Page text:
Hartford has been known to run a large amount of their offense through junior Mark Nwakamma, though when he sat out for two games with a bone bruise in his right knee, the Hawks evolved and began to play their best basketball once he returned.
John Gallagher, who is about to enter his fifth season as head coach, emphasizes that Nwakamma touch the ball on 70% of their possessions. That strategy has paid off, but when the junior was out he found out how valuable the rest of the group was. Junior Corban Wroe put together back to back double digit scoring games in Nwakamma’s absence, the first time he had done that in his career.
“I think he can really score right now,” Gallagher said of Wroe who hit seven three-pointers in the Hawks America East semifinal loss to Stony Brook. “He can really score at the rim and he’s really a physical basketball player, so we’ve figured that out when Mark got hurt.”
The offense seemingly found its groove, and despite falling to Vermont and Stony Brook in Nwakamma’s absence, the Hawks closed the regular season winning five of their final seven games. Hartford’s offense scored over 1.10 points per possession in five games in the month of February, and more important to their offensive success other than hot shooting was cutting their turnover rate.
“Our offense was very stagnant in November and December,” Gallagher said. “I love our offensive numbers, the only offensive number I don’t like is our turnovers, we have to get them down and I thought we got them down the last part of the season.”
The main reason the Hawks were able to cut down on their turnovers is because junior point guard Yolonzo Moore posted an assist to turnover ratio over 1.75 from their first meeting with Vermont in late January. A year removed from battling a sports hernia injury, which he had surgery on after the end of his sophomore season, Gallagher said he loves Moore’s leadership and is excited to see what he could do with a full offseason.
“He’s working extremely hard,” Gallagher said. “He told me he’s shooting between 700 to 800 shots a day. His appetite for success is great right now.”
Junior Wes Cole, who made 42% of his three-pointers, and sophomore Taylor Dyson, who averaged 11.4 points per game over the final 11 games of the season, showed their ability to help take the pressure off Nwakamma.
“We need his rebounding especially when we go small,” Gallagher said of Dyson. “He can really score the ball in so many different ways. I think his potential is so untapped, we talk about it all the time with him, and I think he’s become a better defensive player.”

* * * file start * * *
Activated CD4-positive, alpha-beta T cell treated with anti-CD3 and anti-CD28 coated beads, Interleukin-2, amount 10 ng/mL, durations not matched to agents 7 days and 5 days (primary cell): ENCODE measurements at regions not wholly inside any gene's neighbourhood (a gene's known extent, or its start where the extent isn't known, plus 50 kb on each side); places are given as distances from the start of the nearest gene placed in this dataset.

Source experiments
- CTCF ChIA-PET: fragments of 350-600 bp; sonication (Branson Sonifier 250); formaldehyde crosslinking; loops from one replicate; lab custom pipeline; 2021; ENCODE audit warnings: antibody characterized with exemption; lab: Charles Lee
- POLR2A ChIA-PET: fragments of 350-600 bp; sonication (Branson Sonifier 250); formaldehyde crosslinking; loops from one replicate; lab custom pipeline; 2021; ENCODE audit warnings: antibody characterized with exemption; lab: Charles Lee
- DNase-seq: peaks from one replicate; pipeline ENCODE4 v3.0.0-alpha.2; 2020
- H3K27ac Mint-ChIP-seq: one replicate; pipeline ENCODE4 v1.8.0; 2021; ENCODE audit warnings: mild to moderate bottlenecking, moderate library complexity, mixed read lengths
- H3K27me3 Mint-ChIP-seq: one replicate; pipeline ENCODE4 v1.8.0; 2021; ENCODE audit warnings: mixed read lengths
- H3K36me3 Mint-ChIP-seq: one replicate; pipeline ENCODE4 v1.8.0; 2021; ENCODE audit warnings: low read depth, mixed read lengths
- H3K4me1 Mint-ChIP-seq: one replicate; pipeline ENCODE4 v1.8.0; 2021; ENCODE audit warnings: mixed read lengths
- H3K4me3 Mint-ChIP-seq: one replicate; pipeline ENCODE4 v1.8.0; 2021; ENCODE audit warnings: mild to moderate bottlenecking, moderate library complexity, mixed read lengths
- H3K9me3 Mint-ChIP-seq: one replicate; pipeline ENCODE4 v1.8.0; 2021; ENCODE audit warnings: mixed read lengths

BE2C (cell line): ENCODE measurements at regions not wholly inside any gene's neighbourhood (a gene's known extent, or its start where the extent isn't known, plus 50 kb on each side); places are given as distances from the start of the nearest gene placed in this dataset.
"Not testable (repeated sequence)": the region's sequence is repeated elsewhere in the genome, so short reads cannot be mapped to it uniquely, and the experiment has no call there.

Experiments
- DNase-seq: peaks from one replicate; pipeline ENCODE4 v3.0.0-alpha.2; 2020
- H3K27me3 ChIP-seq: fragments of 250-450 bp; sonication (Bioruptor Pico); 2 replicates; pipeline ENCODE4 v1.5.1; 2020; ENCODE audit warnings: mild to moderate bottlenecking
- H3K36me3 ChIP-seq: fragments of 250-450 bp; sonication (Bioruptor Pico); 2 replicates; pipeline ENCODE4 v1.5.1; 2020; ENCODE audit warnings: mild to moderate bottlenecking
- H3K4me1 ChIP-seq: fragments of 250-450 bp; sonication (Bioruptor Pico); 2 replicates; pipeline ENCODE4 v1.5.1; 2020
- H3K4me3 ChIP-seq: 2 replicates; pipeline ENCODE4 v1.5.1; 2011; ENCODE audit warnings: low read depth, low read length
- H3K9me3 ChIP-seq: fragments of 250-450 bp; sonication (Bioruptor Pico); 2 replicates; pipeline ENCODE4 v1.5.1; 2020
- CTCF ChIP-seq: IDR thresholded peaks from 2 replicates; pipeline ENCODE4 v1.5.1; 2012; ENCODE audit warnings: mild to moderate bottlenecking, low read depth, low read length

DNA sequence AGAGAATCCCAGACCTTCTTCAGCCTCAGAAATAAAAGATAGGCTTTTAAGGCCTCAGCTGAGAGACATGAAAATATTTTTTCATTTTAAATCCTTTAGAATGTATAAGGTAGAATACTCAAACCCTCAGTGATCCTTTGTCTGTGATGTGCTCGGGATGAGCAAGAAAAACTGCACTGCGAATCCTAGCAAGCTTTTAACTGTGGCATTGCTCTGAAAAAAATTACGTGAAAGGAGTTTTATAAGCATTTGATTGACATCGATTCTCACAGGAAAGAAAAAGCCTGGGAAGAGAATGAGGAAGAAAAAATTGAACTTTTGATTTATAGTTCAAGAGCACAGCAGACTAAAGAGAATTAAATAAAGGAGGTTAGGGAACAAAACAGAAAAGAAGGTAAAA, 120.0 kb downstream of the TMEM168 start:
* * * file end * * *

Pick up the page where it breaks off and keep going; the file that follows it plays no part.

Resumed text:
More importantly the supporting cast may take pressure off Nwakamma, the man who Gallagher credits he wants to run 70% of his offense through, and should allow for the likely preseason first team All America East forward to focus on his game. Gallagher said he would like him to cut his turnovers and improve his ball skills.
Gallagher will be taking his group to Australia on an overseas trip during the month of August. Trips are allowed once every four years by NCAA rules and teams that play overseas get 10 additional practices prior to their trip. Gallagher said that he and his staff are working on how to manage the additional practices along with workouts that are allowed to be conducted during summer periods as well. The first time he brought his group to Australia was the first summer he took the job, now he is taking them back to get them on the path to contend for a conference championship.
“I just want everybody to have the approach that everything for us is about each day,” Gallagher said. “I don’t want to look forward and I don’t want to look back, just want to take the day and embrace the day and we’re going to talk about that just a ton. I’m not worried about March, I’m not worried about league play, all I’m worried about is today; what do we have to do today to get better.”
Ryan Restivo covers the America East conference, the Metro Atlantic Athletic Conference and Hofstra for Big Apple Buckets. You can follow Ryan on Twitter @ryanarestivo or contact Ryan at rrestivo[at]nycbuckets.com.